I would question the definition of “food”. I think the kind of chum used would stimulate the fish to the point that they would ignore anything short of physical restraint to get at the food. Sort of like the bull taking a run at the electric fence, it only hurts briefly and then you’re free. But it does seem to have potential for limiting shark movement under less dramatic circumstances. I believe some Australians are presently exploiting the magnet effect.

  31. felixnoir says:

    There was a recent report in the ‘West Australian’ newspaper about a swimmer who was mauled by a shark but escaped by eye gouging. I’ve seen other reports of people who have escaped shark attacks by attacking the shark. With ref to movement: I’ve seen an article somewhere that said sharks see some movement as ‘distressed’ and other movement as ‘aggressive’, which affects whether they will attack. The reason is other cues – scent, but apparently also subtle differences in the vibration of the water, which sharks are very sensitive to. This seems to me to make sense, because the ability to distinguish different reasons for violent movement would be an important evolutionary survival trait.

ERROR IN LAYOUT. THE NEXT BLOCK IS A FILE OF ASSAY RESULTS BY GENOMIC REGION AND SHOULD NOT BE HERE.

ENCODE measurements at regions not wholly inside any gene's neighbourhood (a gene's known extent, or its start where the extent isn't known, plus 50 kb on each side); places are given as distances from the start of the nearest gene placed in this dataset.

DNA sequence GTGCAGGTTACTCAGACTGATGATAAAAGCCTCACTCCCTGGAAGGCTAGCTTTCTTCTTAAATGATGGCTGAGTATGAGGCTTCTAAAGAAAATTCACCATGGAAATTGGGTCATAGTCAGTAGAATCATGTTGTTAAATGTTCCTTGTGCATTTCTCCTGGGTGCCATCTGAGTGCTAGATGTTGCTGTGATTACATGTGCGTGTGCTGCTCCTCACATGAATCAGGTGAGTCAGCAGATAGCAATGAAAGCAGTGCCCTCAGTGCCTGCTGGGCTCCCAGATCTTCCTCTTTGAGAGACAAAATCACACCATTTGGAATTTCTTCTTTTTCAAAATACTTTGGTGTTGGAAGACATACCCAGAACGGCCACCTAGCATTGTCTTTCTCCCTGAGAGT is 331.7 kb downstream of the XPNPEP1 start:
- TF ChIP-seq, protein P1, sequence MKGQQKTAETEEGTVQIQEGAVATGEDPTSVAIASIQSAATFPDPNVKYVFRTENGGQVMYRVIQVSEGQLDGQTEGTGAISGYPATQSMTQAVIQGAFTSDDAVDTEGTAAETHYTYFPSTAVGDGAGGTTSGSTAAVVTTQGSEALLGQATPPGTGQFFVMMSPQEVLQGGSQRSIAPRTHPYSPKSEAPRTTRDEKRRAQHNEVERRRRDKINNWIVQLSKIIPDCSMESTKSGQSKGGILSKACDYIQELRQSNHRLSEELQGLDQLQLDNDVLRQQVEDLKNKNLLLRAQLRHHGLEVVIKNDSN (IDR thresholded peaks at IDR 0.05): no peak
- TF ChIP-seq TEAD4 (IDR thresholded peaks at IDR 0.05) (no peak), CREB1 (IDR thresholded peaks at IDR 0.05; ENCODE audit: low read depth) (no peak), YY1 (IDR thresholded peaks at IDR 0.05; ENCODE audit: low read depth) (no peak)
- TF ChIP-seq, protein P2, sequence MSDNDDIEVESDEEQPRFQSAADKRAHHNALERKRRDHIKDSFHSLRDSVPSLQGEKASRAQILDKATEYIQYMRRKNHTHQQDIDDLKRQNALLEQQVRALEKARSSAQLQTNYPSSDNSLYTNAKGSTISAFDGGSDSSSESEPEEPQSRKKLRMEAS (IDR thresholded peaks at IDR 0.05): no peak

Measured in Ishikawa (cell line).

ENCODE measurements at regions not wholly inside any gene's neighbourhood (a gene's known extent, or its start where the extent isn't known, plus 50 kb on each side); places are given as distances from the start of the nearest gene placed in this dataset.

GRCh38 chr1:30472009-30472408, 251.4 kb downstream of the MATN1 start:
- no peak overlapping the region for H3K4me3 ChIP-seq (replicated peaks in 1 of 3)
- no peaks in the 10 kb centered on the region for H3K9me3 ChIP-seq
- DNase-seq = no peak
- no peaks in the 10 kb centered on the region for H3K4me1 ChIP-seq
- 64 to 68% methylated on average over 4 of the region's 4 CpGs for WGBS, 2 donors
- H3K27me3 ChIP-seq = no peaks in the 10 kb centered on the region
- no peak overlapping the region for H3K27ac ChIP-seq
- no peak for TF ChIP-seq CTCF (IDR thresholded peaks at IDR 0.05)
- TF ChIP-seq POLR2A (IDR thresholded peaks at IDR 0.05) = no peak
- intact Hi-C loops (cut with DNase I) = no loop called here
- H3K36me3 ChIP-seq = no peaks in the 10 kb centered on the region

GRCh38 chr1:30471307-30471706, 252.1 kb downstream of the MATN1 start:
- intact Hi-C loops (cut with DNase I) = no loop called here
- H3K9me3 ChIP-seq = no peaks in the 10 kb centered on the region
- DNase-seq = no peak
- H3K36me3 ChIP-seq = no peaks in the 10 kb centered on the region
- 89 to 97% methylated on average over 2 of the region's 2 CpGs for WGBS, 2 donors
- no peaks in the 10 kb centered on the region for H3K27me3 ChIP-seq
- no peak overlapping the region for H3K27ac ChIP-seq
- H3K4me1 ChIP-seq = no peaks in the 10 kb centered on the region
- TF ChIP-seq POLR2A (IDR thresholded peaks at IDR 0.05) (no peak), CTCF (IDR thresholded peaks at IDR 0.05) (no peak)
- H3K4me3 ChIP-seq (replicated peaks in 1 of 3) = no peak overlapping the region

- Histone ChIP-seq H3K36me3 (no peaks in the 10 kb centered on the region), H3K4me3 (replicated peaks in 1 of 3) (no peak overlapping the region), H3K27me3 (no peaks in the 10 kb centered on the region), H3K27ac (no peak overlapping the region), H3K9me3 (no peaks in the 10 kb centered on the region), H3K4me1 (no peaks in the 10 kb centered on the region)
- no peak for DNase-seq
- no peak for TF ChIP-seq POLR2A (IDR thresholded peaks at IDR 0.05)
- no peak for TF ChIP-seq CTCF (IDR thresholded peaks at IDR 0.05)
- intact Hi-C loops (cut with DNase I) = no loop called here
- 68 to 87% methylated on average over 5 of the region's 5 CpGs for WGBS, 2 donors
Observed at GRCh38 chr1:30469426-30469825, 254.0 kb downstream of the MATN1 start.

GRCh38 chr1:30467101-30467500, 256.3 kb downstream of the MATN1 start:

With ref to what Sweetwater said: Tigers that eat humans apparently only do so because they are too old to catch harder prey. The reason is, humans taste awful. The taste of tobacco in human flesh is one thing that apparently really puts animals off.

  32. Randomdiver says:

    It seems everyone has missed one vital point here,i havent seen anyone mention it and it wasnt mentioned on the show (being repeated now on tv).
    Every fisherman knows (or should)when a fishes bite time is, when it’s at as its most active feeding and when its not.At these bite times i have seen even freshwater perch for e.g in a baitball type frenzy eating anything in site so i know the moon,tides etc all affect a fishes activity.
    Some of those tests might or might not have been done during these times which would def make a big difference in sharks activity as they do in any fishes activity.
    Just an observation.

  33. Triune says:

    Here’s another one most people missed: The last myth was based on a movie where the shark had been genetically altered to have human-level, or even above human, intelligence. It did very little throughout the movie that matched what a real shark of its species did, and often acted in ways that showed a high level of planning and intelligence.